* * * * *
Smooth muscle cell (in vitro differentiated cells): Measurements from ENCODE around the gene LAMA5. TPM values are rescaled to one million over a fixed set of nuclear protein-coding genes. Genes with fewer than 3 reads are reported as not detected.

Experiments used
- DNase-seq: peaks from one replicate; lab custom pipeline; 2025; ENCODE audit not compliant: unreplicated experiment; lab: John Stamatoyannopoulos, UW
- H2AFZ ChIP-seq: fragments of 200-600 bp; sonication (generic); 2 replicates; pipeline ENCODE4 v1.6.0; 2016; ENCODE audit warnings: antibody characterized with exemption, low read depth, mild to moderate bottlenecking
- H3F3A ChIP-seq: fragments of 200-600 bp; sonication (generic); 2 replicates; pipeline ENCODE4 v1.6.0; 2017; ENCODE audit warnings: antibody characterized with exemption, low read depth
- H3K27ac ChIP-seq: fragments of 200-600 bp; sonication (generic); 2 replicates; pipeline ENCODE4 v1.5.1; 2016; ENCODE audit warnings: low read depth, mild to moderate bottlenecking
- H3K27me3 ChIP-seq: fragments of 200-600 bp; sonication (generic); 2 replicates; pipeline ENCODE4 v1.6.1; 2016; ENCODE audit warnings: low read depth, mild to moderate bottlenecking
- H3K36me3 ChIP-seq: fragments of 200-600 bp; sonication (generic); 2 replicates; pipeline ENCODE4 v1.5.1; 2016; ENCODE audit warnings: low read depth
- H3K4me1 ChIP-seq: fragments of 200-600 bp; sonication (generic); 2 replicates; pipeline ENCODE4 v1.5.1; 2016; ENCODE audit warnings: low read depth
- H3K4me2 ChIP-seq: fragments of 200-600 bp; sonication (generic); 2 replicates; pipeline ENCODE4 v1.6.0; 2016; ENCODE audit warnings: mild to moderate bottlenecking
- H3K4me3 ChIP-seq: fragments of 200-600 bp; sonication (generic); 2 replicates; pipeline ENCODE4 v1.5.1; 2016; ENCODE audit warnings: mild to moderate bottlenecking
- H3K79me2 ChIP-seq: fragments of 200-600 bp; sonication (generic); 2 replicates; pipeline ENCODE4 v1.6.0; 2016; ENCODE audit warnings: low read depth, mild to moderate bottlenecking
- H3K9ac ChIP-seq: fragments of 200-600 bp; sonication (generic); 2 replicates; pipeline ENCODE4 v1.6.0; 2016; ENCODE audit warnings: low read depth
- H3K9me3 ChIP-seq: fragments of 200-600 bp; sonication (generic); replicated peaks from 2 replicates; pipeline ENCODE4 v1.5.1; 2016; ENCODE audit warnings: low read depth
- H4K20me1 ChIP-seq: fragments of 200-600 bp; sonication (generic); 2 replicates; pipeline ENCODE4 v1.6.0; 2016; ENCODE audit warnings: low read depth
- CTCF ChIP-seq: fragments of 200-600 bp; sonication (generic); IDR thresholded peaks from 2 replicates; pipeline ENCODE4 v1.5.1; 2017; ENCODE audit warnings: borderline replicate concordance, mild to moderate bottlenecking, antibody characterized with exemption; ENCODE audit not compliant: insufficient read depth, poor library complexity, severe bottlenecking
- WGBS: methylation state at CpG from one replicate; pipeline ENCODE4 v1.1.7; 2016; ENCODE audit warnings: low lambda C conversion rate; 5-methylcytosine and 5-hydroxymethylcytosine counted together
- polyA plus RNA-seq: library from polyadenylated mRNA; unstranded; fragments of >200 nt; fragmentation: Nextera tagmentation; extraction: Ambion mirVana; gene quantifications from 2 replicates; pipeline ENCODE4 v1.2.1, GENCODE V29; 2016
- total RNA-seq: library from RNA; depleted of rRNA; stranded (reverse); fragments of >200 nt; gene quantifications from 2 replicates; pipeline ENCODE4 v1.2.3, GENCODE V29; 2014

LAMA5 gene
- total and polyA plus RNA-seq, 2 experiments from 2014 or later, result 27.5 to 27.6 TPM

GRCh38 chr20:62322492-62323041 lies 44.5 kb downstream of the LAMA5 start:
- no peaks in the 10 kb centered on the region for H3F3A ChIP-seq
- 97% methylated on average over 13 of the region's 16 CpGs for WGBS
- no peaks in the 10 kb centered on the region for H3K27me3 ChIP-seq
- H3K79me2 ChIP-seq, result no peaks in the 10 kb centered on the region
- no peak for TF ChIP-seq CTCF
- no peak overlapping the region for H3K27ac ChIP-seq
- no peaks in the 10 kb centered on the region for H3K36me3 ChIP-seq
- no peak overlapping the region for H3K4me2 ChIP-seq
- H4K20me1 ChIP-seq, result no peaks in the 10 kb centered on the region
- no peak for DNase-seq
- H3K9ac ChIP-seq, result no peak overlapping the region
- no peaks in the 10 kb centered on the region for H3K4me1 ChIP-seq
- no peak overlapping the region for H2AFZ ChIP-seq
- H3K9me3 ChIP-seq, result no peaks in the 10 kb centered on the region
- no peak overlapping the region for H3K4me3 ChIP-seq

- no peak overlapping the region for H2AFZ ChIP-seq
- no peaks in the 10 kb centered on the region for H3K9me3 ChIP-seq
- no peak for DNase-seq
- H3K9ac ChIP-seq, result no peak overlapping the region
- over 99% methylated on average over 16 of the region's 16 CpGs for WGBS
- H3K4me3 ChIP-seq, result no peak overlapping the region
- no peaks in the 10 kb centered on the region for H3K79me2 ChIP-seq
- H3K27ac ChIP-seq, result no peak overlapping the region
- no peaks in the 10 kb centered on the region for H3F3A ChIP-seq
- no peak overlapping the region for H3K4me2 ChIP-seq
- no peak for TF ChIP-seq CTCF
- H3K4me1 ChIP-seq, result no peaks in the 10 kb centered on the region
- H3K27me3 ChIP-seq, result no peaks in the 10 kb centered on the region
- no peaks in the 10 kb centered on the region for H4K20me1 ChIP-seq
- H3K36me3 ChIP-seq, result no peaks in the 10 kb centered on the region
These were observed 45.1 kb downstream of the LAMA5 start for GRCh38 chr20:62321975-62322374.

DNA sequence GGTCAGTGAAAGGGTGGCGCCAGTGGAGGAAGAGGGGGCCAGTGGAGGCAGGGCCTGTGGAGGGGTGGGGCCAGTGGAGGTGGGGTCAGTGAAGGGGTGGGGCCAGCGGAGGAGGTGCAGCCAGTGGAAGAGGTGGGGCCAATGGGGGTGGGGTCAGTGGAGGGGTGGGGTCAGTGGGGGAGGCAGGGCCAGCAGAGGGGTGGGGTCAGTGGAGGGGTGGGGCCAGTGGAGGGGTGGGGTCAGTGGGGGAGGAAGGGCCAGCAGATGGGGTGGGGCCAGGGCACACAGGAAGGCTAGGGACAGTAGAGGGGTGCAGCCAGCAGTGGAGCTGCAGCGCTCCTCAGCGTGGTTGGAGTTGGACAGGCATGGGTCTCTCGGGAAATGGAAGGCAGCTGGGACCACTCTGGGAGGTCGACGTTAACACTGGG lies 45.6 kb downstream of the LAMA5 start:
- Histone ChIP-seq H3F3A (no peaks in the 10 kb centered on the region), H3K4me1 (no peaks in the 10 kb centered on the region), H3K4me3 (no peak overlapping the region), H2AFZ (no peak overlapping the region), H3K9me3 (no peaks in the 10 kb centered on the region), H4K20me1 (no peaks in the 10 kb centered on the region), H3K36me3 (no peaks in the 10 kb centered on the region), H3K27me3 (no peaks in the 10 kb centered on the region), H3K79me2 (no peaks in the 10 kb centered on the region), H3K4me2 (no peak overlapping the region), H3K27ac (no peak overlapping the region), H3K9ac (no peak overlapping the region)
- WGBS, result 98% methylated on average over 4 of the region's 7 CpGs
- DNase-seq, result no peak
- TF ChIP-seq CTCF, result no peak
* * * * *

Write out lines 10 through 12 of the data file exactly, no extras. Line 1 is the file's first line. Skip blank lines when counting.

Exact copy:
- H3K4me2 ChIP-seq: fragments of 200-600 bp; sonication (generic); 2 replicates; pipeline ENCODE4 v1.6.0; 2016; ENCODE audit warnings: mild to moderate bottlenecking
- H3K4me3 ChIP-seq: fragments of 200-600 bp; sonication (generic); 2 replicates; pipeline ENCODE4 v1.5.1; 2016; ENCODE audit warnings: mild to moderate bottlenecking
- H3K79me2 ChIP-seq: fragments of 200-600 bp; sonication (generic); 2 replicates; pipeline ENCODE4 v1.6.0; 2016; ENCODE audit warnings: low read depth, mild to moderate bottlenecking